How many times have we heard “It’s for your own good?” The situation in Chile does not appear so foreign given the current direction that anti-choice activists are pushing us in in this country. We live in a culture where lawmakers legislate on this very premise. Convinced that women don’t understand what is involved in abortion, they pass more and more burdensome laws that force us to listen to lectures about what abortion procedures do to our bodies, or to watch as vaginal ultrasound probes are inserted into us so that we may see the fetus. They try to pass laws that would insist that doctors have to lie to us about the risks for developing cancer if we go through abortions. All of this is done “for our own good,” because legislators and other anti-choice activists are insistent that we are just too misinformed or just plain ignorant to know what we are doing when we choose to terminate pregnancies.
In the case of these Chilean women, stealing their babies was “for their own good” because it helped to expiate the sin of being sexually active. Babies are manifestations of that sin, especially if you are unmarried and female. Your sin is there for the world to see. It was common in many countries, including the United States, to send unwed mothers to special homes where they could live their lives in secret until they could deliver their babies and hand them over for adoption. The women in Chile who resisted this last part—the handing over of their children—despite the pressures of Church and family members, could still be saved from their sin by the heinous practice of lying to them about the fate of their children.
Denied choice, culture instantiates the idea that women count for nothing. In this case, the abstract concepts of honor and virtue were seen as more important than the emotional demolition caused by concrete grief. How long did these women grieve their children? Was it worth having their honor restored to them?
In choosing to rid their daughters of their babies, parents decided that protecting the family name, of retaining control over their girl children, was more important than their daughters’ happiness. I’m sure that many of these parents, aided by consultation with the Church, were convinced that they were doing the right thing. That somehow, they convinced themselves that the pain of losing a child was temporary, whereas the shame of bearing a child out of wedlock was forever. Certainly I am not alone in finding this practice abhorrent. CIPER and the Chilean press are reporting on this as a crime committed against these women. And it was. But it was a crime committed by a male priest, male OB-GYNs, and patriarchal families, who all thought that they were doing the right thing for the woman.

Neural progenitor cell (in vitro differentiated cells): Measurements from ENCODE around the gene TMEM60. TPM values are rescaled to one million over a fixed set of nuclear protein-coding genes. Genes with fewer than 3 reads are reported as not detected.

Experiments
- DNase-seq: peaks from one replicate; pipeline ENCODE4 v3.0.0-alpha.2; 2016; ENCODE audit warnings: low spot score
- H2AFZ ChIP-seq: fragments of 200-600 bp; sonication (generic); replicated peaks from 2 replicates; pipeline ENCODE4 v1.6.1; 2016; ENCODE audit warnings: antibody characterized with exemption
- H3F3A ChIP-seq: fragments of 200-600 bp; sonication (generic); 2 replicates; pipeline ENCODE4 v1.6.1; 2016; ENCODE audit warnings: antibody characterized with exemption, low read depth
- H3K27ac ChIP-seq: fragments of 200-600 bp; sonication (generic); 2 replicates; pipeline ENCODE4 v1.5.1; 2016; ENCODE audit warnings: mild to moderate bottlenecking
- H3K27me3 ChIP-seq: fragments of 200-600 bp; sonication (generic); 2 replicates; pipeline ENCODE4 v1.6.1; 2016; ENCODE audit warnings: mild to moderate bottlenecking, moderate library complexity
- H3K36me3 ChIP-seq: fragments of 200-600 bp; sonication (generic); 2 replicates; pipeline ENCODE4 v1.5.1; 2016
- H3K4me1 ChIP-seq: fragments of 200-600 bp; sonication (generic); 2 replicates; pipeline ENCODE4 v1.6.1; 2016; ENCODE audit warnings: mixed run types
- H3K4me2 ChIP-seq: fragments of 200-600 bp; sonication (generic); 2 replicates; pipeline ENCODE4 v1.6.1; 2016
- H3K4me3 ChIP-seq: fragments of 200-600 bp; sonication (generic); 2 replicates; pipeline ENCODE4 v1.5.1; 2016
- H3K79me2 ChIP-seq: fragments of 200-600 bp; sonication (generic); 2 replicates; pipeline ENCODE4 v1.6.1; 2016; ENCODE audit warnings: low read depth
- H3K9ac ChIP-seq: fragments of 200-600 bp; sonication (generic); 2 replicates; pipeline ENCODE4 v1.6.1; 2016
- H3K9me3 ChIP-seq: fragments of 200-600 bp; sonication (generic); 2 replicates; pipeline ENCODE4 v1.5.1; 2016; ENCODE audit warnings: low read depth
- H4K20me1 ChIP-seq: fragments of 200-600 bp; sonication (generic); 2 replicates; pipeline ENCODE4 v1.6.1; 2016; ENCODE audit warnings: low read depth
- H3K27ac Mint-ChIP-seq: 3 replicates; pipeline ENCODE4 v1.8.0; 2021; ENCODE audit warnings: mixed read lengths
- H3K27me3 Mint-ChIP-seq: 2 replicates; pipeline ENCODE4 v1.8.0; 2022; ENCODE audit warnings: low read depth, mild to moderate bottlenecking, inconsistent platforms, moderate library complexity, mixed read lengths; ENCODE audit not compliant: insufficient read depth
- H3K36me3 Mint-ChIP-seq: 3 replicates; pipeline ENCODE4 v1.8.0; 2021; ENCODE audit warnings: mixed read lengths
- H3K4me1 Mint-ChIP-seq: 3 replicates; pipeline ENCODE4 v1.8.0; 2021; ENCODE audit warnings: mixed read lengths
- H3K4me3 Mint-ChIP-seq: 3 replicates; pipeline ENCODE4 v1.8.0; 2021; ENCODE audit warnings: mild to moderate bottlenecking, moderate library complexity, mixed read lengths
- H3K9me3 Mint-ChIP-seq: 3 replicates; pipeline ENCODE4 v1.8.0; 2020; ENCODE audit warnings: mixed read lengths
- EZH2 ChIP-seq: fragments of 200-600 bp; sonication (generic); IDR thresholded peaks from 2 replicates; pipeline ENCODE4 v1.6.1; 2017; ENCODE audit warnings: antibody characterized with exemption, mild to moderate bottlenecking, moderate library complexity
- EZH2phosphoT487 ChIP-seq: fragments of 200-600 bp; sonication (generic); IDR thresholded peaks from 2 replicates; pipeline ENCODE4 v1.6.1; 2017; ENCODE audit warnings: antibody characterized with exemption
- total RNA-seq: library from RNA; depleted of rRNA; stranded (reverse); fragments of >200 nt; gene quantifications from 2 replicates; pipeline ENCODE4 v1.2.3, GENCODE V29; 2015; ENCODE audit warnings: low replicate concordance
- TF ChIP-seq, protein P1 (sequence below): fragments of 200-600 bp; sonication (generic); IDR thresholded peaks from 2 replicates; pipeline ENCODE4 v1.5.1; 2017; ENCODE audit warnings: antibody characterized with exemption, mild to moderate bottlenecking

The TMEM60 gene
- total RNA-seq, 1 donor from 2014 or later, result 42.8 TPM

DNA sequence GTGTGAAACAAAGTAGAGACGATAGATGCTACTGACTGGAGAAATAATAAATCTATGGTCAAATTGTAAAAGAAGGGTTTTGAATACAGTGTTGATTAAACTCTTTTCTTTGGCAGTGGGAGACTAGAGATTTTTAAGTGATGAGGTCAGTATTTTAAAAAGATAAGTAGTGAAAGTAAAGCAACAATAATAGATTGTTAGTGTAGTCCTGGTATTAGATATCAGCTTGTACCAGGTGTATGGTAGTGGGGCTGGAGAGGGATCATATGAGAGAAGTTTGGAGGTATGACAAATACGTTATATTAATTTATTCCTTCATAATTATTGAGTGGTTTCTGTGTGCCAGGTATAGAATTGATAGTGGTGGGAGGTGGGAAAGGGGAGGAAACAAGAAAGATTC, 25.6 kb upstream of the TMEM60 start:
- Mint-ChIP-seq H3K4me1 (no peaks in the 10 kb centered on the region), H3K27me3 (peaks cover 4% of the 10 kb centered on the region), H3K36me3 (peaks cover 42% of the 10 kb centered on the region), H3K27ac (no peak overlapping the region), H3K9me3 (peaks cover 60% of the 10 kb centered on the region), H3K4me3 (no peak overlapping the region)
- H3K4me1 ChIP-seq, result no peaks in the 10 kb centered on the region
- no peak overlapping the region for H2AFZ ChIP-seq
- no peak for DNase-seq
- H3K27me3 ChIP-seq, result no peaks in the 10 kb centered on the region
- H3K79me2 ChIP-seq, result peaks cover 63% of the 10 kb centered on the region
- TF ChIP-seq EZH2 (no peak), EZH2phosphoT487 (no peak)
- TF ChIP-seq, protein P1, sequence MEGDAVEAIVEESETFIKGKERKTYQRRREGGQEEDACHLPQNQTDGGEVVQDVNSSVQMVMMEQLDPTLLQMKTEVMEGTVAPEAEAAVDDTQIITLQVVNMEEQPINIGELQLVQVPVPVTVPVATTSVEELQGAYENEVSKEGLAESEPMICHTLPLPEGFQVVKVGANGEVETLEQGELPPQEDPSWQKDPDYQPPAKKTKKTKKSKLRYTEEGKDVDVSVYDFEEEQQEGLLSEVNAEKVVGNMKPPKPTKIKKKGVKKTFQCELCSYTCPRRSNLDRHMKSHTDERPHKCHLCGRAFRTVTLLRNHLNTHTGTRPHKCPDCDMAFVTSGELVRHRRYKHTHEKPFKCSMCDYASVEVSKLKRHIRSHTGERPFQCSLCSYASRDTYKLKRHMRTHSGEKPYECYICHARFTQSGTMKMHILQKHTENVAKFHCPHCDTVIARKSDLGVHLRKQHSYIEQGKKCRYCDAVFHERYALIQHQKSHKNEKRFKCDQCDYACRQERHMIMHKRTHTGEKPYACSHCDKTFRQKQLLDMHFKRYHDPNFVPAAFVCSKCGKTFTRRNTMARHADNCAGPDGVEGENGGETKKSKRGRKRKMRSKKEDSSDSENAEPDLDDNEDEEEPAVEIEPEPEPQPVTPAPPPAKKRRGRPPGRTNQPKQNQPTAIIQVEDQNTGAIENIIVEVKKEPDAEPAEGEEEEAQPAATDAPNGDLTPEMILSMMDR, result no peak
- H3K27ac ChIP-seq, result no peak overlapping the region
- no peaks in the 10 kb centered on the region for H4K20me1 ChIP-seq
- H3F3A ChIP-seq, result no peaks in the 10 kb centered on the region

The fact that the kidnapping was perpetrated against women who had held out against the pressure of their parents and the priest in order to assert their rights to have these children seems to make this especially cruel. These were not women who were ambivalent about having these babies. They had come to terms with whatever potential social stigma that child would have caused; thus, I can only assume that these children were “wanted.” Choice was taken away, a reminder that choice is not always about wanting to terminate a pregnancy, but also the choice to carry a baby to term and to raise it.
It is difficult to imagine how anyone is going to find justice in these cases. What is the cost of grief? What is the cost of missing your child’s entire childhood? What is the cost of knowing that those around you thought they knew better than you what you should do? There doesn’t seem to be a way to have a happy ending. Without choice, how can there be one?